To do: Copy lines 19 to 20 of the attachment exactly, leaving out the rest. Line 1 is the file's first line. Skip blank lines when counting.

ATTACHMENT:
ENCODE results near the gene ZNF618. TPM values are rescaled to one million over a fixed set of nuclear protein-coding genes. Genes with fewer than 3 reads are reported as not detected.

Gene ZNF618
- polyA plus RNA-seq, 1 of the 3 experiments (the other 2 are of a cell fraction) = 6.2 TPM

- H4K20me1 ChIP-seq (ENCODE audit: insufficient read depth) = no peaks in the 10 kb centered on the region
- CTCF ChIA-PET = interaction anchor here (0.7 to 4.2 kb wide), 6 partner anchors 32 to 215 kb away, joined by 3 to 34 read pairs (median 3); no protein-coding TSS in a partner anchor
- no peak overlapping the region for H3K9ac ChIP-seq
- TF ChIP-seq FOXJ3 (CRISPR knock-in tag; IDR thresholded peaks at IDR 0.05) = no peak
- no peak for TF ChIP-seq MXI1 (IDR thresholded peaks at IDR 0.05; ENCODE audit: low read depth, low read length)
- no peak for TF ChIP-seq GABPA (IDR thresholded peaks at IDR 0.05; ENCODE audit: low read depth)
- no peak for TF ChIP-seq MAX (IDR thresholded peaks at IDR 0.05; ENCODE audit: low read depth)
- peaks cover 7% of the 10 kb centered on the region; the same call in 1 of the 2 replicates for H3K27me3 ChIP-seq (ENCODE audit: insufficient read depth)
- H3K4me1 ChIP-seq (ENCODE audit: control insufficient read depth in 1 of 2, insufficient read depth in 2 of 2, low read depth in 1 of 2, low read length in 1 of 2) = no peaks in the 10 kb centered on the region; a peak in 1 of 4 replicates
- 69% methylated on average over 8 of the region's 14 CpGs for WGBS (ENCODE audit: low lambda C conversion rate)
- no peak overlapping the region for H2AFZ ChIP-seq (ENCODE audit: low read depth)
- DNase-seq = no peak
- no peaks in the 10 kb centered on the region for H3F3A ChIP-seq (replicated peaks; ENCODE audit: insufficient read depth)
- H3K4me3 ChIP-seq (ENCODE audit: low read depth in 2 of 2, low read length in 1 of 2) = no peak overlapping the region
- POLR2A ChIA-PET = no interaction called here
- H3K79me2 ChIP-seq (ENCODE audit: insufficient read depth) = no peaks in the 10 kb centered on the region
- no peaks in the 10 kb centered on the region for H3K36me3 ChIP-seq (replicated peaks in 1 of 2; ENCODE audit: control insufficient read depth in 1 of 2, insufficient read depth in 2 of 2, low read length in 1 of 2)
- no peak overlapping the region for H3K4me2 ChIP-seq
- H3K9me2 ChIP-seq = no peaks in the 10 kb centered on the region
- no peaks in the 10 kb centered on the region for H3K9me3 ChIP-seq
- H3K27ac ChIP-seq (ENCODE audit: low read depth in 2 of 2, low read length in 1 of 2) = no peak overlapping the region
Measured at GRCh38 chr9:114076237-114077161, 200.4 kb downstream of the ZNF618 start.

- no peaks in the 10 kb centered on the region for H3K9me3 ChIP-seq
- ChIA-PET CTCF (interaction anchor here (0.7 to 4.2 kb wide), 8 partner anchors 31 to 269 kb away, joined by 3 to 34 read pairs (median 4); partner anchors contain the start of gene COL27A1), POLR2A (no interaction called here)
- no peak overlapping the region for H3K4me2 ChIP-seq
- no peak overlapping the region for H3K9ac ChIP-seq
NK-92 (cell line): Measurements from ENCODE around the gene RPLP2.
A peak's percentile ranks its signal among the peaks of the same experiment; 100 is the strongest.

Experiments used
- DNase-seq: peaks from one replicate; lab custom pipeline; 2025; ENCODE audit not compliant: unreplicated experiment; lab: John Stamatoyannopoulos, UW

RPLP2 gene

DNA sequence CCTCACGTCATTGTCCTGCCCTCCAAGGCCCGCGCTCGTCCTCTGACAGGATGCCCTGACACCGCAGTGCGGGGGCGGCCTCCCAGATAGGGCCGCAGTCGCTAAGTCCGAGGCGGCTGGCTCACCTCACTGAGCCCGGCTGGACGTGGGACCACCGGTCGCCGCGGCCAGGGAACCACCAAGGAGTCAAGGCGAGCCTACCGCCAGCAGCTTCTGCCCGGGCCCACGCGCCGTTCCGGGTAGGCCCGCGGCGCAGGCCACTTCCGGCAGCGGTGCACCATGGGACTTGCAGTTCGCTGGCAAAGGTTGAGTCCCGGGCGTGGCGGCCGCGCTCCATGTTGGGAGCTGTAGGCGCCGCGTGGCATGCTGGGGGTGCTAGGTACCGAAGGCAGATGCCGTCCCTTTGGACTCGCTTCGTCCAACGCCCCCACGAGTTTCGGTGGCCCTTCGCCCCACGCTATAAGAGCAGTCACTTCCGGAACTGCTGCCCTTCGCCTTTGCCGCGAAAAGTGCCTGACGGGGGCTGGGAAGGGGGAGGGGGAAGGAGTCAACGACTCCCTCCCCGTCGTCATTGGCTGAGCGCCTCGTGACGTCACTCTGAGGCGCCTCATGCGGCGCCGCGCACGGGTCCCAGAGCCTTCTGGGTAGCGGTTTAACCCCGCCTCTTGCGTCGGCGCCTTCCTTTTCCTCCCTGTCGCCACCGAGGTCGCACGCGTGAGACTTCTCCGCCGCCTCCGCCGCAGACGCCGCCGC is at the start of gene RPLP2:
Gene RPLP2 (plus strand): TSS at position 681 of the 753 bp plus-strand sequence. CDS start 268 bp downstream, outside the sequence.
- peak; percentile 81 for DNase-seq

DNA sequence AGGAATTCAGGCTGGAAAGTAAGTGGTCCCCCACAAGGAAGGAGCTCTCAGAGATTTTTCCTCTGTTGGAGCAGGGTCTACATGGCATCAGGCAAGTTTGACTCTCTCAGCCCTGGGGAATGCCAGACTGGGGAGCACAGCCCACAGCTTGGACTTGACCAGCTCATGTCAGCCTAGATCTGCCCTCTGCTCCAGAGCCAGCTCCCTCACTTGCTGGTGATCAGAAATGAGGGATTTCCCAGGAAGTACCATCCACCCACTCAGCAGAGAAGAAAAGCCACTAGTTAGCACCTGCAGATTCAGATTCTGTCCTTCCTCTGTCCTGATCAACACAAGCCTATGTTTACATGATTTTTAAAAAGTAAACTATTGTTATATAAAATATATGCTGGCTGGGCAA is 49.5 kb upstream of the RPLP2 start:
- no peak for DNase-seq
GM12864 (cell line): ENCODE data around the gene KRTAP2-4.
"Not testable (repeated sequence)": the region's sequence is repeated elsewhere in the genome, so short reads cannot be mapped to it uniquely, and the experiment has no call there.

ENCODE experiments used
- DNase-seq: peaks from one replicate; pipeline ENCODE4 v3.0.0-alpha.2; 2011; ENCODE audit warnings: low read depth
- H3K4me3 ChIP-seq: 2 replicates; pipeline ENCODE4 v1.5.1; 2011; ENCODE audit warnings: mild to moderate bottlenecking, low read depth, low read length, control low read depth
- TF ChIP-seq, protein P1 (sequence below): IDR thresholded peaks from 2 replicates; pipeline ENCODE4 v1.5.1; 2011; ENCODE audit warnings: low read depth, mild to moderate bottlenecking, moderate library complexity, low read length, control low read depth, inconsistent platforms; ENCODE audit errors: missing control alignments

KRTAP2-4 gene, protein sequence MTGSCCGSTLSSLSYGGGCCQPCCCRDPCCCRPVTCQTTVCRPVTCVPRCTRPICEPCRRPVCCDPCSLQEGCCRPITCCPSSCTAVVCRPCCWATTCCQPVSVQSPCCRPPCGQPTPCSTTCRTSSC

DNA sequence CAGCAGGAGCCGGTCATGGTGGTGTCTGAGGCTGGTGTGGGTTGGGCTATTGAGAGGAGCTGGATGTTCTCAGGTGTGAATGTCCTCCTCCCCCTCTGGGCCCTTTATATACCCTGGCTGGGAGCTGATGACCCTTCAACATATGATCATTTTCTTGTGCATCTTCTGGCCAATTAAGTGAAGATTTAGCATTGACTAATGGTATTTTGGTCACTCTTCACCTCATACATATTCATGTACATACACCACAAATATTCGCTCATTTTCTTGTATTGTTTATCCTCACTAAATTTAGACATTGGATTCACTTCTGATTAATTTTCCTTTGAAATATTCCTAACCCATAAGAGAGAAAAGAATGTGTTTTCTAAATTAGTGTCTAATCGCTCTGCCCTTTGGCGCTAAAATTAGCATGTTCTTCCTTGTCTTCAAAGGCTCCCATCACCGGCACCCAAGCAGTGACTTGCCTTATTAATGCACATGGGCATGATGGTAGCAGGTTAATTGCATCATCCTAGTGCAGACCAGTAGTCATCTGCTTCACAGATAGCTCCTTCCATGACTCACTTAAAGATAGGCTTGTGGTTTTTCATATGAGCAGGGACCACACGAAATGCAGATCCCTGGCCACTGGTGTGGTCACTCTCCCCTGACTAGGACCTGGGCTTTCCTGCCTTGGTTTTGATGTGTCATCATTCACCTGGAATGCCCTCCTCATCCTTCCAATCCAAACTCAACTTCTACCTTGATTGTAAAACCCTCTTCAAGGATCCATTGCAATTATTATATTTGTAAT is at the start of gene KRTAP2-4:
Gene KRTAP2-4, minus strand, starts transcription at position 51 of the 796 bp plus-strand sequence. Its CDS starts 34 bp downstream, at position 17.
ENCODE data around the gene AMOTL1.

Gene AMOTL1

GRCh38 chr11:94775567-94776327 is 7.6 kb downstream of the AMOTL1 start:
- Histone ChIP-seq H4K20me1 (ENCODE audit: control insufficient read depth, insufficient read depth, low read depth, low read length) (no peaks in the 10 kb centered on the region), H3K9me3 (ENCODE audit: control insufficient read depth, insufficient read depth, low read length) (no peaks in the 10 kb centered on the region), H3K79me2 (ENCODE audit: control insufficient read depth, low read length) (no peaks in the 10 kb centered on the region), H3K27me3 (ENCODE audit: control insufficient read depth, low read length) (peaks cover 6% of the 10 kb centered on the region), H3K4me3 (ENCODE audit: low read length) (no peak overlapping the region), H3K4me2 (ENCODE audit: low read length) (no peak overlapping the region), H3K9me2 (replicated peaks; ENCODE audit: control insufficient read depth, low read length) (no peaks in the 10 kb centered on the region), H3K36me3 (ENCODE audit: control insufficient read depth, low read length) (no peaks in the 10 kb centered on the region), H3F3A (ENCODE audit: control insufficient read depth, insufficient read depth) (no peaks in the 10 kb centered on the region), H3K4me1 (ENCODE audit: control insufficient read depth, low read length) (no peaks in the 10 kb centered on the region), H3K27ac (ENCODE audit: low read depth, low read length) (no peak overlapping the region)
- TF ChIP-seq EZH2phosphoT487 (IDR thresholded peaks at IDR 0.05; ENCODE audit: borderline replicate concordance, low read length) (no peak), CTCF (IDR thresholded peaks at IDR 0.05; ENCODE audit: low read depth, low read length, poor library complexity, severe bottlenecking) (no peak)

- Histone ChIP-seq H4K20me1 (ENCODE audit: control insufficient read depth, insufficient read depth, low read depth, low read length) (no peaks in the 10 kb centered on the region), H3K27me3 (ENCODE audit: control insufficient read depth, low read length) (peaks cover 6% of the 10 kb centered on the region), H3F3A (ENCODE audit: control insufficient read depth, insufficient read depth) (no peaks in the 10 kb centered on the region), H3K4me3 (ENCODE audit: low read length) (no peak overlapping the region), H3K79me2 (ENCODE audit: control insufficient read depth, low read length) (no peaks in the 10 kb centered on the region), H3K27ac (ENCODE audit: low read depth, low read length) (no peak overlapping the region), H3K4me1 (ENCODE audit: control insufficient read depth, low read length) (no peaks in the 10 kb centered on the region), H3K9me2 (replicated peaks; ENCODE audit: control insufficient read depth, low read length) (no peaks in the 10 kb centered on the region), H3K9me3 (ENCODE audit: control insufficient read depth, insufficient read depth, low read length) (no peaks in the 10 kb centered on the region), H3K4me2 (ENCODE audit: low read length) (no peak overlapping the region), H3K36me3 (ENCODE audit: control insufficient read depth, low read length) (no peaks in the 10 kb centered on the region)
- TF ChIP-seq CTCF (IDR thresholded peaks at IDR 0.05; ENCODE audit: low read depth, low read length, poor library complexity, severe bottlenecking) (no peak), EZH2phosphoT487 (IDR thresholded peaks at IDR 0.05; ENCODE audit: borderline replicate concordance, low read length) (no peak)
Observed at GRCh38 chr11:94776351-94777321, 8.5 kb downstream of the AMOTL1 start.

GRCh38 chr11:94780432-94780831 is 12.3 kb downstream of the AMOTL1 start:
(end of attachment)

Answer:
- H3K79me2 ChIP-seq (ENCODE audit: insufficient read depth) = no peaks in the 10 kb centered on the region
- no peaks in the 10 kb centered on the region for H3K36me3 ChIP-seq (replicated peaks in 1 of 2; ENCODE audit: control insufficient read depth in 1 of 2, insufficient read depth in 2 of 2, low read length in 1 of 2)